Sophisticated 'Flame' Computer Virus Shares Programming Roots with Angry Birds

It's all fun and games until someone gets hurt, or until someone uses a the same programming language behind one of the most popular mobile games of all time to construct one of the largest cyberweapons the world has ever seen. The folks at Fox News spoke with a number of cyber security experts who said that the sophisticated 'Flame' malware currently wreaking havoc in the Middle East was written in the LUA computer language, which happens to be the same language Rovio used to build Angry Birds. Small world, eh?

Roel Schouwenberg, a senior security researcher with Kaspersky Labs, told Fox News that Flame is twenty times larger than previous cyberbombs, and immensely more powerful. So large, in fact, that it contains 250,000 lines of code and is like having a virtual army at your disposal. It's both fascinating and frightening that something like that could be built using gamer code.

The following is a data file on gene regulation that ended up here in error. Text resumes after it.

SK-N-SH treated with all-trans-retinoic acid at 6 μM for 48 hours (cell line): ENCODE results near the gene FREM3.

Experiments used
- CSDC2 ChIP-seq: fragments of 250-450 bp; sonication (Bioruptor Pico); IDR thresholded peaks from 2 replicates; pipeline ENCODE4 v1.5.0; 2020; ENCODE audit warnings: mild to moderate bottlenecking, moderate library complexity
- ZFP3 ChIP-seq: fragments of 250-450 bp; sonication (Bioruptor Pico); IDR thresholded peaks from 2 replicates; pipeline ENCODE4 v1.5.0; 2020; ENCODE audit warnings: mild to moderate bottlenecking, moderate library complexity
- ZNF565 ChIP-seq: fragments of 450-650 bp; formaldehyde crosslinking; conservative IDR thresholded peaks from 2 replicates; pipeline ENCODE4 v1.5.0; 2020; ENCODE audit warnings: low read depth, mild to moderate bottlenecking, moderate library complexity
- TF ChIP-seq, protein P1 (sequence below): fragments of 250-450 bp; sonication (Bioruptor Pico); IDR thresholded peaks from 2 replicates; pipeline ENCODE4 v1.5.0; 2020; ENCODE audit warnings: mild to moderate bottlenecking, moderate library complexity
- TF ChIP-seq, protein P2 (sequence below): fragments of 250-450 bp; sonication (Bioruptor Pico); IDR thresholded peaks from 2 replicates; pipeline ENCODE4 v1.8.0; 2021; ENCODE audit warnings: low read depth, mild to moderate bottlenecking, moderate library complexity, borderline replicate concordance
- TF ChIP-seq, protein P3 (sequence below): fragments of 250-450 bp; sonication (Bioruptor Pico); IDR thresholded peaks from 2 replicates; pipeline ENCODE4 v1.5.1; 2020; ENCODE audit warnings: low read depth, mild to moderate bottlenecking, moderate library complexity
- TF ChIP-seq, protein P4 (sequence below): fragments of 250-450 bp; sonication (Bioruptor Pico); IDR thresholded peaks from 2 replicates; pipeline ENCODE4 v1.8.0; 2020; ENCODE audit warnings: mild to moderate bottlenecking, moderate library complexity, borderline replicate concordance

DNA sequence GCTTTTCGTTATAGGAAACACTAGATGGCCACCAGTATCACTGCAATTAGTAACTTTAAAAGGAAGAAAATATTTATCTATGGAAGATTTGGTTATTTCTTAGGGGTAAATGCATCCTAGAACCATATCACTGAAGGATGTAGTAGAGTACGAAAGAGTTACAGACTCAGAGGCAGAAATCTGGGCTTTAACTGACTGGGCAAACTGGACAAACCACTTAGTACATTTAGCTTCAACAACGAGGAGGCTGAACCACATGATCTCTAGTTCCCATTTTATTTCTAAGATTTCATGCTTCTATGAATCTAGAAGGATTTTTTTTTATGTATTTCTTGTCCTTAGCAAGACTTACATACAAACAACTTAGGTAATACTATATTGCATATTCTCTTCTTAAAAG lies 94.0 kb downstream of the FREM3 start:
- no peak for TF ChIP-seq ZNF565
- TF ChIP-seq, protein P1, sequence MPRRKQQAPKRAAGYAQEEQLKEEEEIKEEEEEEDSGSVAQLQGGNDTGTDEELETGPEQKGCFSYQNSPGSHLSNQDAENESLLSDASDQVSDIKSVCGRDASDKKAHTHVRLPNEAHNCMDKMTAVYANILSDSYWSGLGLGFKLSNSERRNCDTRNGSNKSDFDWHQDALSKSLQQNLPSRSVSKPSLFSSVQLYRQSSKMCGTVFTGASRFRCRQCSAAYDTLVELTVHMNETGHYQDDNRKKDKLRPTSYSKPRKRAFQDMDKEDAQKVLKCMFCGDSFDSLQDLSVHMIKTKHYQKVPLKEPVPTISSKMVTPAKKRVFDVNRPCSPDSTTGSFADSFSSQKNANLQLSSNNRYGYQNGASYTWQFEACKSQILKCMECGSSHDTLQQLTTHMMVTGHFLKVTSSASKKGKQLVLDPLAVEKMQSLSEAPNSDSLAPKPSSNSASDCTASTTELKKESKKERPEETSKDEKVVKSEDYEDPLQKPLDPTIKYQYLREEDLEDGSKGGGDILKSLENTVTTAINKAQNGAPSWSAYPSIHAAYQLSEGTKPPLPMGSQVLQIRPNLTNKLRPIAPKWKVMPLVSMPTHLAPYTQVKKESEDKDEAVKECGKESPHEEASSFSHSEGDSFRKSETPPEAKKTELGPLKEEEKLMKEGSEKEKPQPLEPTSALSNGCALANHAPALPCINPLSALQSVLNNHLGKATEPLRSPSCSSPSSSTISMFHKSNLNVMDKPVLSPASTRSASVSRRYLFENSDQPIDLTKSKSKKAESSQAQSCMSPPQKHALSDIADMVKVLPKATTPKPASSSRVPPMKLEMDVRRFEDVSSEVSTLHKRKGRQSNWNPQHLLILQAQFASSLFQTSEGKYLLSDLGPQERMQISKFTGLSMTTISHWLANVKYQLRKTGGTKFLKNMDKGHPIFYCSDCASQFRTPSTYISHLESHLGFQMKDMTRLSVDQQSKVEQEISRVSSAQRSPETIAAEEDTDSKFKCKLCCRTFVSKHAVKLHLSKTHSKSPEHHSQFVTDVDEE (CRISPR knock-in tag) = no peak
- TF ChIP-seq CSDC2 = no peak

What does Angry Birds and the one of the world's most volatile cyberweapons have in common? Both were built using the LUA programming language.

Once a system is infected, the Flame virus can fire up webcams, microphones, and tap into Bluetooth connections to infiltrate contacts, record conversations, and perform other underhanded tasks, Fox News says. It's unknown what person or organization is responsible for igniting Flame, but it probably comes from the same source as the Stuxnet virus, which was used to burrow into Iran's nuclear power plant.